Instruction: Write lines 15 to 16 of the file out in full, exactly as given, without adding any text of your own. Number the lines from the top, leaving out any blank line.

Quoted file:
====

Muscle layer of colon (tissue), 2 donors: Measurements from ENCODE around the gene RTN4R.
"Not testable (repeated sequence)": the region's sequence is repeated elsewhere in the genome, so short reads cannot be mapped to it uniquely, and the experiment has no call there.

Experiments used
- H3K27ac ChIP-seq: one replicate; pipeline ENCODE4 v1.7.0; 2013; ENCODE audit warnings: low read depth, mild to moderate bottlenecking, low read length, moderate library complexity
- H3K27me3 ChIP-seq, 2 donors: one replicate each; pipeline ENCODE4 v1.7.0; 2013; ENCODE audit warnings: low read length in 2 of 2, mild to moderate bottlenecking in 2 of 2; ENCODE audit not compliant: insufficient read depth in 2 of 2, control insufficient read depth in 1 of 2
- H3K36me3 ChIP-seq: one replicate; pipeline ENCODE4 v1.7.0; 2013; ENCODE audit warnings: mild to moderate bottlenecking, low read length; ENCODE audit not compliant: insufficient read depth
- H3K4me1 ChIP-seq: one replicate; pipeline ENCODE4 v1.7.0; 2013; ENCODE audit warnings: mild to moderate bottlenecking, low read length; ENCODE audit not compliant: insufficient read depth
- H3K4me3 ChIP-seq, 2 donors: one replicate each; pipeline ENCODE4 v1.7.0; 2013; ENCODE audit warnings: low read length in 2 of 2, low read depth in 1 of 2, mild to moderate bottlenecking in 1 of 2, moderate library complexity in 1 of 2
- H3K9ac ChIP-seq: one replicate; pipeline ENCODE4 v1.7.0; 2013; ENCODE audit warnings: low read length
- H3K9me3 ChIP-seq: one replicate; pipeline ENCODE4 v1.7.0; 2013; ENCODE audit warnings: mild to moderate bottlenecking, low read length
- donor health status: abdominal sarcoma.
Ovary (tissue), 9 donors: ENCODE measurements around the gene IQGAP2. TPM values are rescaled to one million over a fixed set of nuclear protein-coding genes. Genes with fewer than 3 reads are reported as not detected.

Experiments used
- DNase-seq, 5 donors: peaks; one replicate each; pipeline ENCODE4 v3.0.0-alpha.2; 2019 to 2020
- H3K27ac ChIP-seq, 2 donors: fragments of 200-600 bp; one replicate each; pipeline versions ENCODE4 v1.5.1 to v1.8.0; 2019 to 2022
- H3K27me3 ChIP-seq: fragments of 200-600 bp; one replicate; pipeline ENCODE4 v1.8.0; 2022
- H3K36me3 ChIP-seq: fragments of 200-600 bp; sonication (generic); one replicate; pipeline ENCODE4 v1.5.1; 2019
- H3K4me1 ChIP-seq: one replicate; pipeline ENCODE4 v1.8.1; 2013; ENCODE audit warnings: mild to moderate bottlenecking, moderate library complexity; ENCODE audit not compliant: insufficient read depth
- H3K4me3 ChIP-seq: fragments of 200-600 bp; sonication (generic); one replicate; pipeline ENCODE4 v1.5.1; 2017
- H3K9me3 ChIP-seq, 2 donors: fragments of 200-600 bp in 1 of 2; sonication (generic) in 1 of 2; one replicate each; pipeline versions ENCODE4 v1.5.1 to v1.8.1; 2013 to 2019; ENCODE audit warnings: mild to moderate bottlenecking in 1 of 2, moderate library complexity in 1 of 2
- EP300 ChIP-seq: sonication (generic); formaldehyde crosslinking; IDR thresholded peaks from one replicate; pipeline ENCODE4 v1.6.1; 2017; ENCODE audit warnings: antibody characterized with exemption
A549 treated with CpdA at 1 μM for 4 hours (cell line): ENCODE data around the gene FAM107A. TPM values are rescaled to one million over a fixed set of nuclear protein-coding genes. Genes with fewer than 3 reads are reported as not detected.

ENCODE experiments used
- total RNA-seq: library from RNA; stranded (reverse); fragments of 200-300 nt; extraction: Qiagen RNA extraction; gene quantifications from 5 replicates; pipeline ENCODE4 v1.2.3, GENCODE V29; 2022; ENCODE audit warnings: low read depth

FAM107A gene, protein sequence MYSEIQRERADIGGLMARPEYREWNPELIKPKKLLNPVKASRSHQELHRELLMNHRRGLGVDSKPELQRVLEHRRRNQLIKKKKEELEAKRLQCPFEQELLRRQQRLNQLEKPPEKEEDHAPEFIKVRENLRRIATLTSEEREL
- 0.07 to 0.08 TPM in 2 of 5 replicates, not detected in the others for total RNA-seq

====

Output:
- H3K27ac ChIP-seq, 2 donors: fragments of 200-600 bp; one replicate each; pipeline versions ENCODE4 v1.5.1 to v1.8.0; 2019 to 2022
- H3K27me3 ChIP-seq: fragments of 200-600 bp; one replicate; pipeline ENCODE4 v1.8.0; 2022